Now as far as the kid situation goes...that's tricky too because on the one hand, I'd say go with 5e and in particular the Starter Kit (not the essentials kit). It is -perfect- for easing kids into the game and the campaign it comes with is excellent. It also puts them into the current game, which I think is actually sort of important.

However, B/X in particular (using Old School Essentials, Labyrinth Lord, Black Hack, or a similar "retroclone" system or even just the ol' red rulebook) is even better IMO for kids. It's cleaner. You don't have to sit there for an hour and a half explaining to them all these different barbarian paths, the difference between a sorcerer and a warlock, all the overwrought backstory, etc. You get them roll 3D6 six times and write those numbers down in order and tell them "cool, you have a 15 Str, that's probably a good fighter". Then let THEM fill in the details rather than the $50 rulebook and the $50 rulebook addition.

But I'm going to do you one better. Do yourself a favor and go download Knave from DriveThruRPG. It's $2.99. It's a seven page ruleset completely compatible (with just a little interpretation needed) with OD&D and B/X. I've been playing with it with my kids and their friends and it is BRILLIANT. It has the standard six stats but it uses a system that is actually closer to 5e for resolutions. Basically, each stat imparts a +X bonus against a standard difficult roll of 15 and you can do the very beloved advantage/disadvantage mechanic from 5e.

But what I really love about is that you don't pick a class. You roll up everything on tables and it takes about five minutes. The gear your roll up kind of determines what you are. So if you get a crowbar and a set of lockpicks, well, that's self explanatory. Or you might wind up like my son and get a big, hulking dude with no hair that for "reasons" headed into the dungeon with a bucket and a length of chain. He wanted a blunderbuss (no idea why) so we ruled that as a crossbow and he said he carries the shot and powder in the bucket. Dope!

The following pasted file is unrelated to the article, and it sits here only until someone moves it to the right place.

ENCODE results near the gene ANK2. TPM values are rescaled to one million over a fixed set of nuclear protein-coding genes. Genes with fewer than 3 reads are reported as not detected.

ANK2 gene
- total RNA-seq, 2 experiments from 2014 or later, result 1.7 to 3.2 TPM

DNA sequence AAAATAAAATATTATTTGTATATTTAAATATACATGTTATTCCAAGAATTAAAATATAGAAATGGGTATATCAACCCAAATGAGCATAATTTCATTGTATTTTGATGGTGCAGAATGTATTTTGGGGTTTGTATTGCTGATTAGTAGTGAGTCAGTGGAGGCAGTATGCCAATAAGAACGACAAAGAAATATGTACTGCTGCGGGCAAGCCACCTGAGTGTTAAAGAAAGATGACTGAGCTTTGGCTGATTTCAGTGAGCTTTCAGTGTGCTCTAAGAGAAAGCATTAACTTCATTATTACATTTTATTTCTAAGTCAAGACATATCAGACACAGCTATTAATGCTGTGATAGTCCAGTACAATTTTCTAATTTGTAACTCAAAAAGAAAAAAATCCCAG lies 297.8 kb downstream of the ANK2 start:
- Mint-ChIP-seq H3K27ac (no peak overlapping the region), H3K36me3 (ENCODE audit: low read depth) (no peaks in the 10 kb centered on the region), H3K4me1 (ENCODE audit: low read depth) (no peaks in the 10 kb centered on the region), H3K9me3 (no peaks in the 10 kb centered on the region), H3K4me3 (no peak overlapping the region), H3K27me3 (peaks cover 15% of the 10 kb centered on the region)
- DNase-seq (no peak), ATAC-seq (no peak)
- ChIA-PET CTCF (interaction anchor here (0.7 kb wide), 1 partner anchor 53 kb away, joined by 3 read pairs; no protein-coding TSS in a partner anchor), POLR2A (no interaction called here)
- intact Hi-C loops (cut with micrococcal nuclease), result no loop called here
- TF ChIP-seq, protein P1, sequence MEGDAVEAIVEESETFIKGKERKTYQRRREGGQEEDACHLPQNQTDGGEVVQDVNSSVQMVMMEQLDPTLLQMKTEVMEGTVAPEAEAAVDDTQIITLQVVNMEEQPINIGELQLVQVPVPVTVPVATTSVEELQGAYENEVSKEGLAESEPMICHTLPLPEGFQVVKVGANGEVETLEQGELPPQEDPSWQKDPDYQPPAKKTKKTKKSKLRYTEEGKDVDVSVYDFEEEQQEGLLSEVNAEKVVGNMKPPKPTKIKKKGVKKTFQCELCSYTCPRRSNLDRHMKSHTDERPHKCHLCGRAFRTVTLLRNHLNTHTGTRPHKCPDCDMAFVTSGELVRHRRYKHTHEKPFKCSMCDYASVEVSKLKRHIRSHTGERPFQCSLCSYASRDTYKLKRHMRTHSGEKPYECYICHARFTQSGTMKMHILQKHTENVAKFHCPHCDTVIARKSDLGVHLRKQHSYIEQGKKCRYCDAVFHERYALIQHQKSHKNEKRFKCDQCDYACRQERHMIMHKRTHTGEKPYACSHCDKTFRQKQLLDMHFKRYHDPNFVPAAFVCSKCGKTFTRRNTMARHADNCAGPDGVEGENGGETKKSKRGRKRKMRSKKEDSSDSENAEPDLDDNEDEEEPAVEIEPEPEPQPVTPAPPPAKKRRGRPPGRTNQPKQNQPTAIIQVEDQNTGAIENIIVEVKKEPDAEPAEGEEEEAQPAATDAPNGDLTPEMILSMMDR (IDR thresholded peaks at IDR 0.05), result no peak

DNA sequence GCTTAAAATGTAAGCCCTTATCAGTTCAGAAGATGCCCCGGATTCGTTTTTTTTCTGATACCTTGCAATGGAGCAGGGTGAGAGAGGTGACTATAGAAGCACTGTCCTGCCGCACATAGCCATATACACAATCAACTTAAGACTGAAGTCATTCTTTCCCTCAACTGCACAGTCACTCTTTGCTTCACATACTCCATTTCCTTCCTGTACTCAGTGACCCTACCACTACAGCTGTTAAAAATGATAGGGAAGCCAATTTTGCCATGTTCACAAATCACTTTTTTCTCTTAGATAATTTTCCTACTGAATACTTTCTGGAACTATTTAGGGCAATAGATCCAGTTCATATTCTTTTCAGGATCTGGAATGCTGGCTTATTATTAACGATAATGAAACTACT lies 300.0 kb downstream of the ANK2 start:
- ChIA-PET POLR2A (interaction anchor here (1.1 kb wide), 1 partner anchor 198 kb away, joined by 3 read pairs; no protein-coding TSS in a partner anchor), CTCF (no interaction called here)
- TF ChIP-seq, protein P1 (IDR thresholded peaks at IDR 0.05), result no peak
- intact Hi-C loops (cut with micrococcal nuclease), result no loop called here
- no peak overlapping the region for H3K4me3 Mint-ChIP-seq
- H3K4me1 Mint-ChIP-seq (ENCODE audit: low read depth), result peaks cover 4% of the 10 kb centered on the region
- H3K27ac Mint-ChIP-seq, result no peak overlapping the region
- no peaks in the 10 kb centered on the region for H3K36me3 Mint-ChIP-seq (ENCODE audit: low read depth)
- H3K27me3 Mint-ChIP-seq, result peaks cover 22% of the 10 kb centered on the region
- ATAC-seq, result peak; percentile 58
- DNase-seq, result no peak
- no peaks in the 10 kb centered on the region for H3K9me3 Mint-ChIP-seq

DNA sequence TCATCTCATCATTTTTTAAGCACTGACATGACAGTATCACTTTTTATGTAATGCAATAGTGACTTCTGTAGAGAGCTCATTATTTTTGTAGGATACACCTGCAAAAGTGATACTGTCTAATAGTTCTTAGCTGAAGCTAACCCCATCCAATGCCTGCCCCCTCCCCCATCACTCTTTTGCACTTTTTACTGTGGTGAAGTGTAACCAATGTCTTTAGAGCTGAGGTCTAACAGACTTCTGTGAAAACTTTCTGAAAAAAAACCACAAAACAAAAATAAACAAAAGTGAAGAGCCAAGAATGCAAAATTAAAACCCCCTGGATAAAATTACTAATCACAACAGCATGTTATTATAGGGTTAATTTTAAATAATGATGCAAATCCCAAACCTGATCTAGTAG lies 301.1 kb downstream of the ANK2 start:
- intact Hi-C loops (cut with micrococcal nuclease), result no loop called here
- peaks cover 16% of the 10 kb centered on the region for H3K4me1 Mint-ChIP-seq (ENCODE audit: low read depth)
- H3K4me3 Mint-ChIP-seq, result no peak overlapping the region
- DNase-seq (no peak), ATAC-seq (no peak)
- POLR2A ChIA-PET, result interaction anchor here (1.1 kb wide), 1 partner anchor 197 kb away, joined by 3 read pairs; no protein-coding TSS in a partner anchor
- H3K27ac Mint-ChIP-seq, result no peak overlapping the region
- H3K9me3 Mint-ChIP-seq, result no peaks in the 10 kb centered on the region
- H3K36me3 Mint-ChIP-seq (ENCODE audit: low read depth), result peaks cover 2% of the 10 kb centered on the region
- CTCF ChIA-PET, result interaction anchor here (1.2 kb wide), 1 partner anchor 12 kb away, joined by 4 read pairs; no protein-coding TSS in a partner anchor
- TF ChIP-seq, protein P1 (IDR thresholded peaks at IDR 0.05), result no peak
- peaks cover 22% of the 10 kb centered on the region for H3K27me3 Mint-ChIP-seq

Doing the random equipment has an amazing effect with kids. They come up with some totally insane and unexpected ways to use bullshit gear. Rather than fretting that their warforged dragonborn half-orc Druid of the Circle or whatever doesn't have powergaming equipment, they get in there and problem-solve with it.

Now, you can use Knave with -anything-, really, and you could even run Lost Mines of Phandelver with it if you have access to a OD&D bestiary list. You can grab a copy of Keep on the Borderlands and do it and run a classic old school game or you can pick up Deep Carbon Observatory and run something more arty and cutting edge.

I'm still using OSE for my mainline games because it provides more detail and "grit", but for one-offs and for kid games it is perfect.

I'm telling you- getting back to OD&D will blow your mind. Shake off the dust and you will be amazed at how -easy- it is. And it doesn't require any of the clutter and junk that 5e unfortunately seems to engender.

Regardless of how you play, it's going to be fun and you'll suss out what you like and don't like. You may find that 5e is exactly what you and your kids want!
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24 Feb 2020 18:55 #307438 by ChristopherMD